The ladybird was swimming desperately as I scooped it out, feeling that little rush of warmth at having rescued the tiny creature from a watery death. It wasn’t happy, but I placed it on the side of the sink to dry out while I soaked. I would take it outside when I was clad in something more decorous than a towel.
From my supine position in the steam, I could see it begin to move, flexing its legs and shifting on the slippery surface; a tiny splash of colour against the porcelain. I like ladybirds. As a child they always fascinated me and I was almost offended when I read that they could bite. Surely… they wouldn’t?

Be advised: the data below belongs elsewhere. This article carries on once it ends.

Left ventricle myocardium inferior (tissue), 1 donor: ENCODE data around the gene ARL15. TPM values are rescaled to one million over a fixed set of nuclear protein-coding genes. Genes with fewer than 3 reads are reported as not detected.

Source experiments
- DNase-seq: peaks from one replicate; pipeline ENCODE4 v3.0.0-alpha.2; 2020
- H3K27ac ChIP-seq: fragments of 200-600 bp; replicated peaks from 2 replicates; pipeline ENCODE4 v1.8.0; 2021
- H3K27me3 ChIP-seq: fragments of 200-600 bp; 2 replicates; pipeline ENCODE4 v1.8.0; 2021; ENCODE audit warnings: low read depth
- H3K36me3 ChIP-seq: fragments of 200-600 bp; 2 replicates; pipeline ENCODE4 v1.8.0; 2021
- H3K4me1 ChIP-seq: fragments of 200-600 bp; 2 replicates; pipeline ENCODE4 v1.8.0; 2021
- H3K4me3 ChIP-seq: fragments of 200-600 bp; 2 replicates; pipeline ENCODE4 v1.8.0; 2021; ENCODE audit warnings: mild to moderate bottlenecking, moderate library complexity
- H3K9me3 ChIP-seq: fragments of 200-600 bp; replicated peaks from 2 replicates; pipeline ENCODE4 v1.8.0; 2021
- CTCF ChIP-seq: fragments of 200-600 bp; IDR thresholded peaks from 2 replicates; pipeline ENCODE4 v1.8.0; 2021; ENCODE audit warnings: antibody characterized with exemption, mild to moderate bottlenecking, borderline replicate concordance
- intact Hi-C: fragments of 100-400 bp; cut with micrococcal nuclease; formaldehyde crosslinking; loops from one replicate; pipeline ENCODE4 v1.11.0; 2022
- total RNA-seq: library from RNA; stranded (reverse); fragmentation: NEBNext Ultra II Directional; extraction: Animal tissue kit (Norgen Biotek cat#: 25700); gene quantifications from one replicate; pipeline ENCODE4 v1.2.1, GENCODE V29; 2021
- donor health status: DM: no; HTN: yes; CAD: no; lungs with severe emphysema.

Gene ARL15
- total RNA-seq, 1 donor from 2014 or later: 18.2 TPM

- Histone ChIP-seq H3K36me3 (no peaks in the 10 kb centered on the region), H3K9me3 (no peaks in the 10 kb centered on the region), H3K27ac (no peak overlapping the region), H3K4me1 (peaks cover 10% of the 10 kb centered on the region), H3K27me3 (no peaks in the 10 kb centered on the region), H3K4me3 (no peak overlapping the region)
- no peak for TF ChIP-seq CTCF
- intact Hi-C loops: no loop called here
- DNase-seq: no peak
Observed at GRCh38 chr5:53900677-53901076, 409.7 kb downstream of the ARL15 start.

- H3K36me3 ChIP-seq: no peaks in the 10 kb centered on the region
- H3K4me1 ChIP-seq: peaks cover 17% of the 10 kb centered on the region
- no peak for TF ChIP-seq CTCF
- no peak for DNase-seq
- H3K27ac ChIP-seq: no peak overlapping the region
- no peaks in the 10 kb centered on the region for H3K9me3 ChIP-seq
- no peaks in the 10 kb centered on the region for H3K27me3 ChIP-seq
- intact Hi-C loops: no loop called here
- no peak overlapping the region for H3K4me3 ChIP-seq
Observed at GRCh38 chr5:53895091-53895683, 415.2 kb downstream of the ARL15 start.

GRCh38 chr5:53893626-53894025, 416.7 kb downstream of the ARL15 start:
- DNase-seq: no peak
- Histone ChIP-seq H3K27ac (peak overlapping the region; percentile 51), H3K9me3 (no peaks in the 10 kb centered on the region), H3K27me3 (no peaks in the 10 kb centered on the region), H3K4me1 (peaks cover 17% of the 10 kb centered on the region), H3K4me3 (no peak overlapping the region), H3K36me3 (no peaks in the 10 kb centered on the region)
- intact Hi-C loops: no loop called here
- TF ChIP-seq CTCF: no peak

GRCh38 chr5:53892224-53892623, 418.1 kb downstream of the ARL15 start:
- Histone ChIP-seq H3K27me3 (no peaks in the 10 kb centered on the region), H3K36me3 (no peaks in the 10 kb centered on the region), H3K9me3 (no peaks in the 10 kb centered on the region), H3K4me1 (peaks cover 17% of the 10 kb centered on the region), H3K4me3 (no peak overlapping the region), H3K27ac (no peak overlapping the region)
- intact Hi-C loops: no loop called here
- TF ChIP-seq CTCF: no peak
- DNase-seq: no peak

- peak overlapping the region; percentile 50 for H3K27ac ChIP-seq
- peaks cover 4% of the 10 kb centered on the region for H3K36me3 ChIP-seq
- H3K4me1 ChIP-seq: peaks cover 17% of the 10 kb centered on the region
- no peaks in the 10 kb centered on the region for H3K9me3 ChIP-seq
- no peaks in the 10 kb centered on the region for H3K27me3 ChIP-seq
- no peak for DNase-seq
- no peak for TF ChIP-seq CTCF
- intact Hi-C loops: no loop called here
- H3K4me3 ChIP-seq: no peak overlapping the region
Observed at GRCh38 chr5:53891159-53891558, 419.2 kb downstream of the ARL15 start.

They are called ladybirds, apparently, for the Virgin Mary, who was often shown cloaked in red in the early paintings. The seven spots of one of the commonest types were said to symbolise…
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